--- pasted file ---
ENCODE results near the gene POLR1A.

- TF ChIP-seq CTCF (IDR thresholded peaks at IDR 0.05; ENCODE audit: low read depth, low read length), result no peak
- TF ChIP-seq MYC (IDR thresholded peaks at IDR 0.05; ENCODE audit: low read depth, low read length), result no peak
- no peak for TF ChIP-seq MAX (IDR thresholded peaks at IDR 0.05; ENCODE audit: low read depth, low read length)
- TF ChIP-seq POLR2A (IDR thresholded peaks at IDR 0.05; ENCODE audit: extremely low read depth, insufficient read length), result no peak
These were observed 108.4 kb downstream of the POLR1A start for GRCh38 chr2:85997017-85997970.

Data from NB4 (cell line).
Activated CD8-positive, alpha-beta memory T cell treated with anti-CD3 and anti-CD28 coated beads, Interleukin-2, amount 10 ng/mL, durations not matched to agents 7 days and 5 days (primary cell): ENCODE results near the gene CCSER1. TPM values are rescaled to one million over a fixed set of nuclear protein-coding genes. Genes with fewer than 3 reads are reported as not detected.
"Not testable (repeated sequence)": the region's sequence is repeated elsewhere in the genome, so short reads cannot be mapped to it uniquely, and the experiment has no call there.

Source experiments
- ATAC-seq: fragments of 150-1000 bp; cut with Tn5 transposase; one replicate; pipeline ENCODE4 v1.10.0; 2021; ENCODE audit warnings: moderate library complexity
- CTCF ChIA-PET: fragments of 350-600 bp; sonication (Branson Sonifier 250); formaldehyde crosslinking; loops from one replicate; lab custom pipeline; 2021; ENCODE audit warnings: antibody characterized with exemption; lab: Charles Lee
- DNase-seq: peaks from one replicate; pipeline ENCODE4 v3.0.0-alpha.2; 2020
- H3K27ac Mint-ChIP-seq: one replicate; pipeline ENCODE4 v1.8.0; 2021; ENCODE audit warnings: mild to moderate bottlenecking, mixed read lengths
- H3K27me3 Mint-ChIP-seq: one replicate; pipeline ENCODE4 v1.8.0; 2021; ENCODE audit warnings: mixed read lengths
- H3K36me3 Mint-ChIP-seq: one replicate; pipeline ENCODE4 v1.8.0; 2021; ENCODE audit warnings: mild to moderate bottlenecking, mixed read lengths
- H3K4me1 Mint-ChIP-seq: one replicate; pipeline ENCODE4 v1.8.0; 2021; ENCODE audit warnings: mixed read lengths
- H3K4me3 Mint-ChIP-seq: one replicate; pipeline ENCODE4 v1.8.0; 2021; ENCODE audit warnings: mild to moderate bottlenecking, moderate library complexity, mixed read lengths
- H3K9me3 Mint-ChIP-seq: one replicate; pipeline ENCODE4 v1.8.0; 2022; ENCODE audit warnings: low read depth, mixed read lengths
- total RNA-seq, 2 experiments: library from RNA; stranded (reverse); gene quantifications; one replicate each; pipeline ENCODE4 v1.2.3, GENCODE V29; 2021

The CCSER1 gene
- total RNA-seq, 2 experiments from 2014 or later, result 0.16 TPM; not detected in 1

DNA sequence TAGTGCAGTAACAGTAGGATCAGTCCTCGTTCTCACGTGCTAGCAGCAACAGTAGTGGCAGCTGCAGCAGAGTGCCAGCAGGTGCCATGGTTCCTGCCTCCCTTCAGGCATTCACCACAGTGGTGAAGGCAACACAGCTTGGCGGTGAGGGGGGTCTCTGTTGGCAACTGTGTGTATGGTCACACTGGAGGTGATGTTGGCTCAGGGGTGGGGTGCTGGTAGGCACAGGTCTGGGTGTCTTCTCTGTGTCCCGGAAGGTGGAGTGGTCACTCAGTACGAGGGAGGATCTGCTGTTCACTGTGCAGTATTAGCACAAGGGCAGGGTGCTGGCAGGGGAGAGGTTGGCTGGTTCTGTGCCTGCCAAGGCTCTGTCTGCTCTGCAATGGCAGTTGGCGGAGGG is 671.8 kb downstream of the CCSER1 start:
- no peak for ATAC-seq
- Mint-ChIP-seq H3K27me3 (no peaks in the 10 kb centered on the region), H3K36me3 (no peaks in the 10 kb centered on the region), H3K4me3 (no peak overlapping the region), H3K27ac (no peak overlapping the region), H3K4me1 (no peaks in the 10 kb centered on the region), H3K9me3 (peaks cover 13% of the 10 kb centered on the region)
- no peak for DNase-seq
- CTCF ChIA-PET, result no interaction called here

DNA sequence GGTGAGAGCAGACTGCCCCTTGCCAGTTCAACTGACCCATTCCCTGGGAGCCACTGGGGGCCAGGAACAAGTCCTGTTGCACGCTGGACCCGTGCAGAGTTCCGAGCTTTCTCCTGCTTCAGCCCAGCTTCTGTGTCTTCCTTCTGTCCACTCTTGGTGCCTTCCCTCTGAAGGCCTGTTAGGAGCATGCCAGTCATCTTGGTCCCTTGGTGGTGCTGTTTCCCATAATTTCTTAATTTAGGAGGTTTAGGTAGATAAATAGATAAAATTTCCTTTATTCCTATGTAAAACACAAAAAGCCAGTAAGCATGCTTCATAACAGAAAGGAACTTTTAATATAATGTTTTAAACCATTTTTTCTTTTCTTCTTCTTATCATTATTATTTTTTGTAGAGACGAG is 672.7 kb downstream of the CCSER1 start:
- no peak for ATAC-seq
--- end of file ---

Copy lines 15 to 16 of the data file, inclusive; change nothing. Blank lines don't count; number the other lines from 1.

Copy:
- H3K27me3 Mint-ChIP-seq: one replicate; pipeline ENCODE4 v1.8.0; 2021; ENCODE audit warnings: mixed read lengths
- H3K36me3 Mint-ChIP-seq: one replicate; pipeline ENCODE4 v1.8.0; 2021; ENCODE audit warnings: mild to moderate bottlenecking, mixed read lengths